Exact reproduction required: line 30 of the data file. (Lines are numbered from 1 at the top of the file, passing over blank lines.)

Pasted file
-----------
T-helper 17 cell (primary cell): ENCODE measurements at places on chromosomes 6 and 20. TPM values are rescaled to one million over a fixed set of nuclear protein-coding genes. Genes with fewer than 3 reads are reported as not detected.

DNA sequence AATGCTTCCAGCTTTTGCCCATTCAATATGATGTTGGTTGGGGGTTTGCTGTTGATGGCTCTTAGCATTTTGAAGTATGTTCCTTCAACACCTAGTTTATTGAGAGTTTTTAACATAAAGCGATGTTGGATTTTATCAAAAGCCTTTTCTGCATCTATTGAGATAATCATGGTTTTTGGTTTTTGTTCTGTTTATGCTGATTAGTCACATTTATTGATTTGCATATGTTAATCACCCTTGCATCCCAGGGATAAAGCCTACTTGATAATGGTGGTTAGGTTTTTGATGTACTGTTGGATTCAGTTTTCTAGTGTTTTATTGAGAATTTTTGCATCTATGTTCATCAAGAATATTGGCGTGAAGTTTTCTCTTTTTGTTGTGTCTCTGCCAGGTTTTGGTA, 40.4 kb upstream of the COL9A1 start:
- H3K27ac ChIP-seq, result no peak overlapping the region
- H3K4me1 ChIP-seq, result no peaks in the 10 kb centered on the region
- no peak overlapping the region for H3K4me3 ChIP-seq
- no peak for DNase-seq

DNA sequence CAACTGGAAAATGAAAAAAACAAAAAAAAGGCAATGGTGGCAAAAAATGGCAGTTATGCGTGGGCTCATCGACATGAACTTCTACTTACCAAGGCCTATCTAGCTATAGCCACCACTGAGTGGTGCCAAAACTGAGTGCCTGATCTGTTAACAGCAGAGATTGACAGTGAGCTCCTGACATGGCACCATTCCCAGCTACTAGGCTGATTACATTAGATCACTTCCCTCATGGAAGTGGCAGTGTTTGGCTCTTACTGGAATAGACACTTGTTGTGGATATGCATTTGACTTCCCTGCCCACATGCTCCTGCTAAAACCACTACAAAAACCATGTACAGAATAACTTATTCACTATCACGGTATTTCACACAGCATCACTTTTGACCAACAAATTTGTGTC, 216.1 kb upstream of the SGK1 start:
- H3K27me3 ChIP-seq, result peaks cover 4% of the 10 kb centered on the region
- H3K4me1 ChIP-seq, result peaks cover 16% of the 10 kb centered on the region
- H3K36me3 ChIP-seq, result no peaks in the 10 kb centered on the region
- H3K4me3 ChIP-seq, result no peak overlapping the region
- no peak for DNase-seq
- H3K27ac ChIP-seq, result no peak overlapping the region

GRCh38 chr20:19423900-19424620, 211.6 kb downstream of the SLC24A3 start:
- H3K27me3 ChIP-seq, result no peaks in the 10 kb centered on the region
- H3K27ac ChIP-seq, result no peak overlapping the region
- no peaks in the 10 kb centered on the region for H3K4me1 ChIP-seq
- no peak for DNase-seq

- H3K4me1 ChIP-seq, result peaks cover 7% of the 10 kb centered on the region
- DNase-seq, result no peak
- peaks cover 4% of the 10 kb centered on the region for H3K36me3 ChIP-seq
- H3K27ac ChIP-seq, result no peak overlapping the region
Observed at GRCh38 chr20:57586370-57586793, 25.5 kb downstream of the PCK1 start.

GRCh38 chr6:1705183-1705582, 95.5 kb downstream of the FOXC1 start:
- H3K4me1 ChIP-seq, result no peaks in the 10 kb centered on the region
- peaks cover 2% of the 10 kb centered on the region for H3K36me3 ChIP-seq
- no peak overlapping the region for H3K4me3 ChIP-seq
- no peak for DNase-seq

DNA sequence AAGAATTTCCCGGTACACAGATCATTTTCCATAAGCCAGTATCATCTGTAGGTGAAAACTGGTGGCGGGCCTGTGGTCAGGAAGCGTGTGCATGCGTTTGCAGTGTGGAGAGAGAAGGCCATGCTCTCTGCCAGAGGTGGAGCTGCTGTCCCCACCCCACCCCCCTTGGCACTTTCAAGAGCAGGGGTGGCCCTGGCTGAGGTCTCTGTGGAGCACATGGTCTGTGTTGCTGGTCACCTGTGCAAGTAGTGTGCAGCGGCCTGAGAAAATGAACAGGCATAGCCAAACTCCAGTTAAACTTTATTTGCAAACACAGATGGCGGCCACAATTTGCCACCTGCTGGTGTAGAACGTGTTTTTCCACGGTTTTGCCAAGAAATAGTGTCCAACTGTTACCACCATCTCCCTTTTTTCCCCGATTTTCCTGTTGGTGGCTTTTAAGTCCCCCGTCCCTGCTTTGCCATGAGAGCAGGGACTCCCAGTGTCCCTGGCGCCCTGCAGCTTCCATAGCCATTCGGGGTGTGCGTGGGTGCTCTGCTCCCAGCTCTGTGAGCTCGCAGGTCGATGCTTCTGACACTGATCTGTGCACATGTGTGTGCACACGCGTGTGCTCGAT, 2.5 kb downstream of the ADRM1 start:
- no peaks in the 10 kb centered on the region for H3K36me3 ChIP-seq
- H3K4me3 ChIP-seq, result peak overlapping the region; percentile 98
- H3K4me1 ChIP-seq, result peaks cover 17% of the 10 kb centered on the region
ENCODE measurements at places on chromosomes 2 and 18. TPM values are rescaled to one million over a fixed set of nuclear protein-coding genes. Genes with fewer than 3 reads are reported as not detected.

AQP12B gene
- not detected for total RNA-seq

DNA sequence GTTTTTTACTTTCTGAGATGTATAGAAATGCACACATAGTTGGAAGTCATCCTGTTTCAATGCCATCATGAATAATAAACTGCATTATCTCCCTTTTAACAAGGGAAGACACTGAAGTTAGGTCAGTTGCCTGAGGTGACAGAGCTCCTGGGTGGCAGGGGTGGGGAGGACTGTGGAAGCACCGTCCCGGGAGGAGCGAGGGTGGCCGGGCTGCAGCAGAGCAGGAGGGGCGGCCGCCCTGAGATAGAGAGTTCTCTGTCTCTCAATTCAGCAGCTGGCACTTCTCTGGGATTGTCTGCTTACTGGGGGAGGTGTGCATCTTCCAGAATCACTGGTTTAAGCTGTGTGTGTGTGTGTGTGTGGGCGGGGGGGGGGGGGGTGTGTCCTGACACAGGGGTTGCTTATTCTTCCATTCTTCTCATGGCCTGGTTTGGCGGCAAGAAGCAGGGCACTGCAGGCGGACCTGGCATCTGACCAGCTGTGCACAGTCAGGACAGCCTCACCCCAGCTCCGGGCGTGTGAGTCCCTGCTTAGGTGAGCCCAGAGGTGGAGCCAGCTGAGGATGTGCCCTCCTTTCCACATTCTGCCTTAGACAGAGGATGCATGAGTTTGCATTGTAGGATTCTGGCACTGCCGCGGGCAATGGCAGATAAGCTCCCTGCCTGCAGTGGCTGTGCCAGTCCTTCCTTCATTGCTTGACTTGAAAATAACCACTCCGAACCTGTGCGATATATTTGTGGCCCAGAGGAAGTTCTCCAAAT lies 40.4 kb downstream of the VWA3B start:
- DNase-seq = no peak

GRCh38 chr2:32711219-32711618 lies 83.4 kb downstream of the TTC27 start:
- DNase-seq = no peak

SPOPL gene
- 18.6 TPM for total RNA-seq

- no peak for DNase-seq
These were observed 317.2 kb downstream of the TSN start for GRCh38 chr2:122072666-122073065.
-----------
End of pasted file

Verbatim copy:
- no peaks in the 10 kb centered on the region for H3K36me3 ChIP-seq